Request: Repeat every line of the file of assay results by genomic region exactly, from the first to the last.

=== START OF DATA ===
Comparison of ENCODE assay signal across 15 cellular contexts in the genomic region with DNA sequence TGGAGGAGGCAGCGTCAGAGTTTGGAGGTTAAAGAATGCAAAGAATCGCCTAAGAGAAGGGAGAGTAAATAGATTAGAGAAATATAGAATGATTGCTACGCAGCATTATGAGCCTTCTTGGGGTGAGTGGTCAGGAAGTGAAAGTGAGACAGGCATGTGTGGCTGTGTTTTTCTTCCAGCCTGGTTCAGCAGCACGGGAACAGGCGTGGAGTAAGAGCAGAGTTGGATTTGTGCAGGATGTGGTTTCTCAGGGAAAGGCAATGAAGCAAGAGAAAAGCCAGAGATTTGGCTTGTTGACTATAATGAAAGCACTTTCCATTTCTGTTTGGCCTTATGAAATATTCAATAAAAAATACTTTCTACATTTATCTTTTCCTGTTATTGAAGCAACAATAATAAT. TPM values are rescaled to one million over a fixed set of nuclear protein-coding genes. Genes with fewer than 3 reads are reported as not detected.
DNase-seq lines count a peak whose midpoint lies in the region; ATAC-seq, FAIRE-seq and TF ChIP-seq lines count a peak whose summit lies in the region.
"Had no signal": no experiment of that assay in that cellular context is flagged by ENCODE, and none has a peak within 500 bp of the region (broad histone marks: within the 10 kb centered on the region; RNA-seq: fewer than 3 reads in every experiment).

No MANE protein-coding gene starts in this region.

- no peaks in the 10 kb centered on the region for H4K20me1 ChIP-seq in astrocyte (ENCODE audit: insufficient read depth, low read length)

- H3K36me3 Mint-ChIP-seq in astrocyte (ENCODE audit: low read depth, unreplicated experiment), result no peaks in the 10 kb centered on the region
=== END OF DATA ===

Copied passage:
Comparison of ENCODE assay signal across 15 cellular contexts in the genomic region with DNA sequence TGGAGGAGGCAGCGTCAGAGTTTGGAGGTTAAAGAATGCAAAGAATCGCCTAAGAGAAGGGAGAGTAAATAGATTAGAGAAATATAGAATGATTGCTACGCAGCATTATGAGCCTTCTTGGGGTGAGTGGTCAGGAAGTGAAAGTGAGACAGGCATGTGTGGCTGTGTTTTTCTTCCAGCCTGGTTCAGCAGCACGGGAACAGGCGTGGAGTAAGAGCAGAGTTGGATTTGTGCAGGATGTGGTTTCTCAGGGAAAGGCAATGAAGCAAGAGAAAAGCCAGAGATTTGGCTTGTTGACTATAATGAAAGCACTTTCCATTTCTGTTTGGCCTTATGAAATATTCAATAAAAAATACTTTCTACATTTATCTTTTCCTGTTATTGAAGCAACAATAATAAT. TPM values are rescaled to one million over a fixed set of nuclear protein-coding genes. Genes with fewer than 3 reads are reported as not detected.
DNase-seq lines count a peak whose midpoint lies in the region; ATAC-seq, FAIRE-seq and TF ChIP-seq lines count a peak whose summit lies in the region.
"Had no signal": no experiment of that assay in that cellular context is flagged by ENCODE, and none has a peak within 500 bp of the region (broad histone marks: within the 10 kb centered on the region; RNA-seq: fewer than 3 reads in every experiment).

No MANE protein-coding gene starts in this region.

- no peaks in the 10 kb centered on the region for H4K20me1 ChIP-seq in astrocyte (ENCODE audit: insufficient read depth, low read length)

- H3K36me3 Mint-ChIP-seq in astrocyte (ENCODE audit: low read depth, unreplicated experiment), result no peaks in the 10 kb centered on the region